Only 62 percent of veterans seeking their monthly pension of just over a thousand dollars are approved, according to Spencer. Widows of veterans can also receive a pension, but only a quarter of their claims are approved. The office deals with clients needing a variety of assistance. Some, Spencer said, don’t even know what help they need or what amenities are offered—they just need help.
Another way communities nationwide have been combatting the issue of veteran homelessness and supplementing care is by holding ‘stand down’ events. Based on the military concept of safe retreat, these events provide services such as meals, haircuts, medical examinations, clothing and other basics to give struggling veterans a hand up.
The closest stand down to Athens County in past years has been in Chillicothe, Ohio, where one of the state’s five VA hospitals is located. However, veterans from as far as Athens were making the 60-mile trip to Chillicothe for aid. As a result, a committee of passionate community members from various support-oriented organizations initiated a stand down in Athens.
Arthur Tipton's medals detail his 25-year military service, including a Purple Heart he received after taking shrapnel during a firefight on Tiger Tooth Mountain in Vietnam.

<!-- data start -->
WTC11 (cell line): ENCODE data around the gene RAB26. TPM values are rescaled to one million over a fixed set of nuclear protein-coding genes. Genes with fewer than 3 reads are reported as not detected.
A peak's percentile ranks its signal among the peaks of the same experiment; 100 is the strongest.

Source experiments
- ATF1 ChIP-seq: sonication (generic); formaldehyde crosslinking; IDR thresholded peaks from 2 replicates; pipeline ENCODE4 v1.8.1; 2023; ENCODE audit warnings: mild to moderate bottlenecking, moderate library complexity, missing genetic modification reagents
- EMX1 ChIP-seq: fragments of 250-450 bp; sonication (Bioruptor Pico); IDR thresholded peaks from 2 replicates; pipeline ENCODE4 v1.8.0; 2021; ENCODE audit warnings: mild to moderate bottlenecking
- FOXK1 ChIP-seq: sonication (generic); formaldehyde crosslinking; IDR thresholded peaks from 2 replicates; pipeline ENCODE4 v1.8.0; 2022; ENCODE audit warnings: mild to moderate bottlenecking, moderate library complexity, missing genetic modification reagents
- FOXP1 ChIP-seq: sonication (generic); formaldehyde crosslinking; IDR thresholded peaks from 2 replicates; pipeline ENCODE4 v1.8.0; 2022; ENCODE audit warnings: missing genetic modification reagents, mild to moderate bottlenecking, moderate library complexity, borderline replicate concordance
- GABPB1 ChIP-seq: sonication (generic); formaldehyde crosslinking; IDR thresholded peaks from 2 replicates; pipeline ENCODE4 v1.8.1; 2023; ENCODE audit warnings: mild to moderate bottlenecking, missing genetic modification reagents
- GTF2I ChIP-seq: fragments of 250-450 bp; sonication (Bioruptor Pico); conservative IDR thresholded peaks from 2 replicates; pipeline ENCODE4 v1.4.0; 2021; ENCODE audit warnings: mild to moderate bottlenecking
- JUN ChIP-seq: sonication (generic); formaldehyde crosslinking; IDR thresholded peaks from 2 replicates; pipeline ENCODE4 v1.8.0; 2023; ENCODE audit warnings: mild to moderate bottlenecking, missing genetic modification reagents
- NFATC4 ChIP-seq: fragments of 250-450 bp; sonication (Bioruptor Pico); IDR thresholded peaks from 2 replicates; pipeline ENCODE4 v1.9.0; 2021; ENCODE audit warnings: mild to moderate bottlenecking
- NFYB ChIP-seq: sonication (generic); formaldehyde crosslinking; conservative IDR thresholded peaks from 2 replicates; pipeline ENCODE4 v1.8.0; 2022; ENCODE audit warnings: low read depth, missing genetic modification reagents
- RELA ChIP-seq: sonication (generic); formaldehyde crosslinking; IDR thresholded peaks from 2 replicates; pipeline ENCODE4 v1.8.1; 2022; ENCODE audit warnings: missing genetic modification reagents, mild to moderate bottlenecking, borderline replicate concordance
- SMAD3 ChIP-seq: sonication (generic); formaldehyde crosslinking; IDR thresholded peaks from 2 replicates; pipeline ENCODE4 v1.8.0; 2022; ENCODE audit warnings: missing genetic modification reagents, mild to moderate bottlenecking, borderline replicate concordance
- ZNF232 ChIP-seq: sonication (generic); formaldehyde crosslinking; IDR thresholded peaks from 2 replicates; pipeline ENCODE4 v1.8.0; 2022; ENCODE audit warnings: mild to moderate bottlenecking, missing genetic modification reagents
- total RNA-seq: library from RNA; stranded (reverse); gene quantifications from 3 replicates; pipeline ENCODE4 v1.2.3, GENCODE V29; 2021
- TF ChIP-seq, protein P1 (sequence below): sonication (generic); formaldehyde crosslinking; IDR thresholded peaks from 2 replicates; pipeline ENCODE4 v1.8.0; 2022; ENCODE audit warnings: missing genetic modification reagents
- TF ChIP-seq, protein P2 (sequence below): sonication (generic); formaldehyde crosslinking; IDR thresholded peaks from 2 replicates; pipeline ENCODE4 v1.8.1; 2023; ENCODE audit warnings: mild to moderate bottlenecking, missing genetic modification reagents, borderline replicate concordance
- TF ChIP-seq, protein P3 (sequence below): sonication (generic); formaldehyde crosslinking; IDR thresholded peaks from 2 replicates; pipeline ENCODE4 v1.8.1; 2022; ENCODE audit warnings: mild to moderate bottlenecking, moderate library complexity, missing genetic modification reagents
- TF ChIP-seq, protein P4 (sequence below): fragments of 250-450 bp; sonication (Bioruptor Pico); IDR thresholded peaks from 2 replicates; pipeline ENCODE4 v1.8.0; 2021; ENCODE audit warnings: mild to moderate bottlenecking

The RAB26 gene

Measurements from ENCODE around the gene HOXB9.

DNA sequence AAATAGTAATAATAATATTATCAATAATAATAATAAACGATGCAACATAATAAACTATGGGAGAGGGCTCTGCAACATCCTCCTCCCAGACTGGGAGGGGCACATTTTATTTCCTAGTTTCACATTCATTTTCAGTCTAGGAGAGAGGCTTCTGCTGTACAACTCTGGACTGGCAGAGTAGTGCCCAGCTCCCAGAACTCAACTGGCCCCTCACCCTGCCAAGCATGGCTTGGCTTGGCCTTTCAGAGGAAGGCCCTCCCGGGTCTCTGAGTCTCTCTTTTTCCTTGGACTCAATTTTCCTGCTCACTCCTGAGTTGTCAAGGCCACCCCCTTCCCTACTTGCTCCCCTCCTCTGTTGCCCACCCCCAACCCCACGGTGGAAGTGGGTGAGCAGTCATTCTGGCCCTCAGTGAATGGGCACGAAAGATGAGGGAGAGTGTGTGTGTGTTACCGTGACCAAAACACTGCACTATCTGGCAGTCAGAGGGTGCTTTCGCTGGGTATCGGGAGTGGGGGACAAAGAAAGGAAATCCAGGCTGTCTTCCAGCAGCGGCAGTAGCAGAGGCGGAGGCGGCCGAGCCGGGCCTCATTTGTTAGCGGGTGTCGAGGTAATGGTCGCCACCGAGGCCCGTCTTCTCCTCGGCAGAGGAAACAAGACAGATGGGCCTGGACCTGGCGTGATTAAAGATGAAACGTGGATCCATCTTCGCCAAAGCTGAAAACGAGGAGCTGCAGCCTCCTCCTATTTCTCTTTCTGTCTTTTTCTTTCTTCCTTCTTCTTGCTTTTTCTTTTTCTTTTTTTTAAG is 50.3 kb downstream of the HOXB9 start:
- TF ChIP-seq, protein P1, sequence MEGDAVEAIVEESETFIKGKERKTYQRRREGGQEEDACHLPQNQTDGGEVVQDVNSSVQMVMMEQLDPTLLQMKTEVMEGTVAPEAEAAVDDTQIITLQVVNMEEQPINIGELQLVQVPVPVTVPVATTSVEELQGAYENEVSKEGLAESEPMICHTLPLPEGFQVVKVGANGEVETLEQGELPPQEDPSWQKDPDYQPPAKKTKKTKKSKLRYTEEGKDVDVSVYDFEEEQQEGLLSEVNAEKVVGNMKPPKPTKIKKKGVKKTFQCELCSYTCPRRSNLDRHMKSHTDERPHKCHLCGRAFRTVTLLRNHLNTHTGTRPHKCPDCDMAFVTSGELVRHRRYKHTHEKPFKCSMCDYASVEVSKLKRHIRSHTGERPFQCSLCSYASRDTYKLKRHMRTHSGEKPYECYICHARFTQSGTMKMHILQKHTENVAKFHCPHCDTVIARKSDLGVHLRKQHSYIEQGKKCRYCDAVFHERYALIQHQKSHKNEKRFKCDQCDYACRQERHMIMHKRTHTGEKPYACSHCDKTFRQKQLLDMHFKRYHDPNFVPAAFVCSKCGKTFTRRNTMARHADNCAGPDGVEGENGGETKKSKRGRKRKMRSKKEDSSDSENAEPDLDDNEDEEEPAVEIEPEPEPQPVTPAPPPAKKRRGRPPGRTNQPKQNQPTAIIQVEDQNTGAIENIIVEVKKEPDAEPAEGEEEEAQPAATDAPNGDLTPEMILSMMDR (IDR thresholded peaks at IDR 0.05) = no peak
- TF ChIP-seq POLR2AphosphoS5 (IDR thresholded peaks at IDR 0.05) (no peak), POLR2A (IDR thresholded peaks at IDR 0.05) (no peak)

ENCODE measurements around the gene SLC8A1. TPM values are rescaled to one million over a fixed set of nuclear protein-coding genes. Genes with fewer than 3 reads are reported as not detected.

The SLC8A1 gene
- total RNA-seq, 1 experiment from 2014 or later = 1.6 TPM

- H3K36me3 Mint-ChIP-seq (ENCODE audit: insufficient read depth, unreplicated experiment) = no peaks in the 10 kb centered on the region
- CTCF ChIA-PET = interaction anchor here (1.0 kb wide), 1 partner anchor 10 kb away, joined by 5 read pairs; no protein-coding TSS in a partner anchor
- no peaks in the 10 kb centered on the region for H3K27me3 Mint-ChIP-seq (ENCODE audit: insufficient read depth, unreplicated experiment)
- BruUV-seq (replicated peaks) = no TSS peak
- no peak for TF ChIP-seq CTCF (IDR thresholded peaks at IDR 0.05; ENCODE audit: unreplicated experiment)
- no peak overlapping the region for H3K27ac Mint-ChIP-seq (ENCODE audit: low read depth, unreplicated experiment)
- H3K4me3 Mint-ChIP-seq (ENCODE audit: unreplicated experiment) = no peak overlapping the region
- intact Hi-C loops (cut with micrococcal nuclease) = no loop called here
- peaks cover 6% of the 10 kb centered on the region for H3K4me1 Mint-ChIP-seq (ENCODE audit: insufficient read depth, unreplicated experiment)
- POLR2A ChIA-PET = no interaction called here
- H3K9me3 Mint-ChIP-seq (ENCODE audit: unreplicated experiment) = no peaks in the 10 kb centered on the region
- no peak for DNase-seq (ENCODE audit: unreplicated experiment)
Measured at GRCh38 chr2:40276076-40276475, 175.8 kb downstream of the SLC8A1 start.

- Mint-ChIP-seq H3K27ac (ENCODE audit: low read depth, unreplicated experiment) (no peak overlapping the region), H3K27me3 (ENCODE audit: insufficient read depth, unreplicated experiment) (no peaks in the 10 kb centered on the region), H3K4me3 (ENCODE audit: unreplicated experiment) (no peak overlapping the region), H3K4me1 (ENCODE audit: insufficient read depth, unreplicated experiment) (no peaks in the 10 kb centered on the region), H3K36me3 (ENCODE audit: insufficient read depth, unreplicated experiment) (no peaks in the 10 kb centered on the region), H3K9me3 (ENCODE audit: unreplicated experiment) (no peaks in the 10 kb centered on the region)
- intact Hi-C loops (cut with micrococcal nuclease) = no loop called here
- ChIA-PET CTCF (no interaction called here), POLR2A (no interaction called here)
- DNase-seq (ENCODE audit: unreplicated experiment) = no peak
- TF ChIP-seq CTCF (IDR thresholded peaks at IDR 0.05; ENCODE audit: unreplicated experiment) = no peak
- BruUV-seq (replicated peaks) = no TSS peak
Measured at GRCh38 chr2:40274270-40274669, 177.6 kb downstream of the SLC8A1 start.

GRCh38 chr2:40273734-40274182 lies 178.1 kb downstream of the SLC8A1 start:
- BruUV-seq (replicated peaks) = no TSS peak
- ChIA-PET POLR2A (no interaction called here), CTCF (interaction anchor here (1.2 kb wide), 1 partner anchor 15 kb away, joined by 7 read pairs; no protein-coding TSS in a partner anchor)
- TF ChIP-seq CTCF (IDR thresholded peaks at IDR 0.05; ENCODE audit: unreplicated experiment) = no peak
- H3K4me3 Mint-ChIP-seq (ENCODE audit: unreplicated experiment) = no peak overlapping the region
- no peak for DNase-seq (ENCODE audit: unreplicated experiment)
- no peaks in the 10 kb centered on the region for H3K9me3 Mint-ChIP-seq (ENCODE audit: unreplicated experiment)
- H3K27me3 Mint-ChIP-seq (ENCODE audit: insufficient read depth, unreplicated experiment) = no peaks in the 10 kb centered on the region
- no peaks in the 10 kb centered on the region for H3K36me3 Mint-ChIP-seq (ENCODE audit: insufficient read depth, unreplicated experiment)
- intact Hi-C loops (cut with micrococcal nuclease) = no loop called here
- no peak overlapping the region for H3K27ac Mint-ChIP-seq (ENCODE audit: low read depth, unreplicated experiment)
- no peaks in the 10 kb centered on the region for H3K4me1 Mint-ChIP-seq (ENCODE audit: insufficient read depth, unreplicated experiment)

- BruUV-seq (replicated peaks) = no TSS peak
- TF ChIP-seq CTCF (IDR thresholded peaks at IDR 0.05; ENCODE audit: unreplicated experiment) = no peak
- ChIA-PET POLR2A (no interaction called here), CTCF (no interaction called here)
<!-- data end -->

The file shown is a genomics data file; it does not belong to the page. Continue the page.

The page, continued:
"They took 40 years to thank us but that’s OK. I’d do it again."
- Jerome May, Vietnam War
WHAT ARE WE FIGHTING FOR?
Not all of those who attended the Athens Area Stand Down were homeless veterans; some were otherwise homeless and others were veterans whose problems were less visible. Many deal with employment issues like simply finding work or eking out rent. Some face deeper difficulties like searching for meaningful employment or even feeling social alienation. Jerome May, who served in the Vietnam War, felt isolated from society upon returning home, when public opinion mostly opposed the war. Though the public may have had a foul perception of the war, May still felt firmly about his service to the U.S.